Virginia >> After much anticipation, the Suffolk-Nansemond Chapter put canoes in the water and completed our first Adopt-a-Stream project on April 30, 2016. With a grant from the IWLA Endowment, the chapter was able to purchase six canoes as well as life jackets, paddles, and other equipment needed to outfit the canoes.
Through the Virginia Department of Conservation and Recreation’s Adopt-a-Stream Program, the chapter adopted a section of the Nansemond River from the dam that creates Lake Meade to just below the Hilton Garden Inn Marina. Access to most of this section of the river is all but impossible by foot due to steep banks and a marshy shoreline. There are no public boat launches in this area, so access to the river here is limited to canoes or kayaks.
Much planning, coordination, and support went into making the Adopt-a-Stream event a success. Local residents Joseph Verdirame and Mike Forbes allowed the chapter to use their private piers to launch our canoes. (The city is in the process of building a public canoe and kayak launch adjacent to the marina for possible future use.) The Virginia Department of Conservation and Recreation supplied work gloves, trash bags, and safety vests. The City of Suffolk’s Department of Public Works supplied grabber tools and arranged for the final disposal of the debris we collected. The City of Suffolk Department of Parks and Recreation supported us by designating a trash collection point.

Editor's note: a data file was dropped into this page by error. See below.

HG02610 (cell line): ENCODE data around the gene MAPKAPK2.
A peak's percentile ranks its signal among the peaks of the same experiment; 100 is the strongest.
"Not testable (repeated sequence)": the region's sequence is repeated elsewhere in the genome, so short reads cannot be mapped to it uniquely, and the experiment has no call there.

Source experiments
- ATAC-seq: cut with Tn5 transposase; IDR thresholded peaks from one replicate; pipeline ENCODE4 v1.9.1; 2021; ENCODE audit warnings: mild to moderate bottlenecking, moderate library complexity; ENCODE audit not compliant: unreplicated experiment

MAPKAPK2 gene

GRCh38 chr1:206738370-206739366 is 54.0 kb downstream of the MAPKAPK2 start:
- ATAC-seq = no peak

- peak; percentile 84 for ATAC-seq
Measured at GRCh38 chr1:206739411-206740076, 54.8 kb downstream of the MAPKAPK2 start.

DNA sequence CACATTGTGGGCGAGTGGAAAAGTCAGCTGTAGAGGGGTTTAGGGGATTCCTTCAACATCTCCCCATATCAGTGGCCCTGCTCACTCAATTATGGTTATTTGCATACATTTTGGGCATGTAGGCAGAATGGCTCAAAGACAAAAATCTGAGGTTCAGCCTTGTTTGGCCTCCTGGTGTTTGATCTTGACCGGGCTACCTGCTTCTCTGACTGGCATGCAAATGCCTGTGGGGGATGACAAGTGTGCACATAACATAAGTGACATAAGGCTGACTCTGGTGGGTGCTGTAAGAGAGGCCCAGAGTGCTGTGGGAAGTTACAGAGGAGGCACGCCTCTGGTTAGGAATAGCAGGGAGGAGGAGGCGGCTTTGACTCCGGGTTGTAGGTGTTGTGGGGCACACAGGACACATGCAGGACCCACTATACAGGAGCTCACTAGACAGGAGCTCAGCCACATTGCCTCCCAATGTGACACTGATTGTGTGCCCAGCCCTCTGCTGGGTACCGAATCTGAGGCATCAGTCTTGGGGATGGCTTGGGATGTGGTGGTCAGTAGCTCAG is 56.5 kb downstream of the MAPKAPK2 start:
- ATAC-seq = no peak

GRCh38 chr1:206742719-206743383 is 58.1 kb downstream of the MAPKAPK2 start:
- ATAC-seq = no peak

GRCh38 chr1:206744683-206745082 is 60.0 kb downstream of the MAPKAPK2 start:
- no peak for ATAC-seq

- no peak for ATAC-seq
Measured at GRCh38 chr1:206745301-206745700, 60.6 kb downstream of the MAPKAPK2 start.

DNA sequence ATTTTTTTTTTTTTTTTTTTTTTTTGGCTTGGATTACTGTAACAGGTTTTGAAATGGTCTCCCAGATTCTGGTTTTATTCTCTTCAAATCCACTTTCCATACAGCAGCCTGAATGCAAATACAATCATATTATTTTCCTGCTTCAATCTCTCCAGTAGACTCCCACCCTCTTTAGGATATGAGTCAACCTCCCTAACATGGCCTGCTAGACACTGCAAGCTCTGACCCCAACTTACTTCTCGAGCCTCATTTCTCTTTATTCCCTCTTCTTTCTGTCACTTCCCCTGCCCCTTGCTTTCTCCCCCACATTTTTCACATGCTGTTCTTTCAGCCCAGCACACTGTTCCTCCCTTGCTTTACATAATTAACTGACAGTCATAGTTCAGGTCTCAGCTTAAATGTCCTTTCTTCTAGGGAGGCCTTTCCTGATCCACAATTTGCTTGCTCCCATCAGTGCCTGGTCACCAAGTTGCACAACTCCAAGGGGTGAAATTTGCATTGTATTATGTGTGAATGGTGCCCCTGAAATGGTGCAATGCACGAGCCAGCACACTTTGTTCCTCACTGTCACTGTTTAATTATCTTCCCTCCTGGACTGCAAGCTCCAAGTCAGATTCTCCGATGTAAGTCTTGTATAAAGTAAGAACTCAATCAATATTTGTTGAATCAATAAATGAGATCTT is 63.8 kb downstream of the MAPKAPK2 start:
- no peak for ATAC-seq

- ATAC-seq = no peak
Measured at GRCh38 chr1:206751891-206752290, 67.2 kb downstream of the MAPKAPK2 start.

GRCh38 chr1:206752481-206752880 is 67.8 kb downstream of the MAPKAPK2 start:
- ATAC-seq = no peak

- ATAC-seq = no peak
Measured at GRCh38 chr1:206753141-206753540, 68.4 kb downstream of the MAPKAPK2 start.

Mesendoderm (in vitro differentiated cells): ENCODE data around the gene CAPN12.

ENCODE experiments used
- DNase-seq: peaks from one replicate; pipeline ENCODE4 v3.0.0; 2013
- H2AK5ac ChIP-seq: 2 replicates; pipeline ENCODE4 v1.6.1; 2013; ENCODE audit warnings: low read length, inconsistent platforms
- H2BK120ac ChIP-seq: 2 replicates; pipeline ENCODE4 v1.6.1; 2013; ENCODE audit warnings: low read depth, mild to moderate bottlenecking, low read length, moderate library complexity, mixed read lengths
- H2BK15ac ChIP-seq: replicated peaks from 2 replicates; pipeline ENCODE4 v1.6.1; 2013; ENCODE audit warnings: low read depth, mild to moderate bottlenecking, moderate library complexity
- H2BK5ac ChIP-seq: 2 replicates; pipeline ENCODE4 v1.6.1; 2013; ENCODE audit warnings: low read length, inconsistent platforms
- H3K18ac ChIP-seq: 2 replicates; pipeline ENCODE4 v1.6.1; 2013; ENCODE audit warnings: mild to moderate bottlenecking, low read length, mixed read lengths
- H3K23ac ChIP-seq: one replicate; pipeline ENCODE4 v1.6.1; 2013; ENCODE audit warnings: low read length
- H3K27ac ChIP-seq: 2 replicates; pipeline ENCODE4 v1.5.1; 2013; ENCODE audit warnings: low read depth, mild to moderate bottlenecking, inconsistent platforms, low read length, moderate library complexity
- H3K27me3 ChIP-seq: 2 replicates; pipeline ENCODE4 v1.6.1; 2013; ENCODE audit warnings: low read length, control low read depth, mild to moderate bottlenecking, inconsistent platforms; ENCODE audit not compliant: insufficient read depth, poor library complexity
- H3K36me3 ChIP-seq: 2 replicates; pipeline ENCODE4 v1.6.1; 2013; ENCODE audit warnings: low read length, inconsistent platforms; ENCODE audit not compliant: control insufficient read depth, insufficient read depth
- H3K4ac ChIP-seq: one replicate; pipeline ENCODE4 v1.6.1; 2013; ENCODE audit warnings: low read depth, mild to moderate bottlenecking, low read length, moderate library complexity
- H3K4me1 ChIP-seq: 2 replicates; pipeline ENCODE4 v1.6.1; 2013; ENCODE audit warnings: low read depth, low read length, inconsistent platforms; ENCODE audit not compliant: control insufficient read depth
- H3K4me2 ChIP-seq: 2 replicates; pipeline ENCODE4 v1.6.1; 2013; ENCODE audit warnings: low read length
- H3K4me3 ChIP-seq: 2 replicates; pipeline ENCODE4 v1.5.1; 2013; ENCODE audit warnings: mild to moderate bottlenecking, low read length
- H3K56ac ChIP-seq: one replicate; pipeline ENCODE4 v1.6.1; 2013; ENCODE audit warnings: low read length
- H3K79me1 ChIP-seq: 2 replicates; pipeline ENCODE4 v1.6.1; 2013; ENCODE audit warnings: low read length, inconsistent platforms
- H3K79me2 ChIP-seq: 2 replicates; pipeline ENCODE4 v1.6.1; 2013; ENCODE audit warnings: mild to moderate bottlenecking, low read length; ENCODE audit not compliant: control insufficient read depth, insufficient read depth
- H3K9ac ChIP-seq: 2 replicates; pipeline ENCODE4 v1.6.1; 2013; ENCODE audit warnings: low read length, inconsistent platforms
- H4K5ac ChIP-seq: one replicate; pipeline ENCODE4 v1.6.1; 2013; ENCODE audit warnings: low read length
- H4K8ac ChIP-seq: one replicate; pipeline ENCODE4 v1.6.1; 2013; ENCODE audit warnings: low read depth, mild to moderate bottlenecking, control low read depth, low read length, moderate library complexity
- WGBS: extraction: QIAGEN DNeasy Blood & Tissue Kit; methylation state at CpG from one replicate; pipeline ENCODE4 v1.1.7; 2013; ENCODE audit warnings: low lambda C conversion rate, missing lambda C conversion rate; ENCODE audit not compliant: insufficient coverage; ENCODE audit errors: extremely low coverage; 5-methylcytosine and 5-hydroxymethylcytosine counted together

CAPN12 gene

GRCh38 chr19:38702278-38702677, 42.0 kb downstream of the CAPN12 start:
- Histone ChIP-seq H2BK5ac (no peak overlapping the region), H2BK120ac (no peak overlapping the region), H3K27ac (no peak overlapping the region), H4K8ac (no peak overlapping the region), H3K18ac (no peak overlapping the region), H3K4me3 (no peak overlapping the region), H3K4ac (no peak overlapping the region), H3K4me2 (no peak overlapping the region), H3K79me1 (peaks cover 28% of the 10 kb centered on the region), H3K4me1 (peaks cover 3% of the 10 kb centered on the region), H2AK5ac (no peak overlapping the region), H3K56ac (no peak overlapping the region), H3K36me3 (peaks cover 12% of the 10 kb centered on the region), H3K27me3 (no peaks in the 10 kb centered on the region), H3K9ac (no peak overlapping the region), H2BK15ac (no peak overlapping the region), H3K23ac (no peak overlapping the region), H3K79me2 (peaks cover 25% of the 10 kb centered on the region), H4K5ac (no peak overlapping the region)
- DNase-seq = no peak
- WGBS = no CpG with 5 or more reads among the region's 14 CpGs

Twenty five chapter volunteers participated in the clean-up, collecting 28 bags of trash, 34 tires, 4 shopping carts, a flat screen TV, and other miscellaneous trash and debris. In total, approximately 3,000 pounds of material were removed from just over a half mile of the river. Members also mapped the locations of additional tires and other larger items that were not retrievable by canoe during this clean-up event.
The event was a big success, but we still have work to do. Looking out across the river, you might not notice the trash and debris in and around the river, but an up-close look from a canoe reveals a completely different picture. Several more clean-up events will be needed to cover our entire section of river. Now that the first clean-up is completed, it’s time to start planning for the next one.
As for the canoes, they are also being put to good use by several Boy Scout troops as well as other members of the chapter.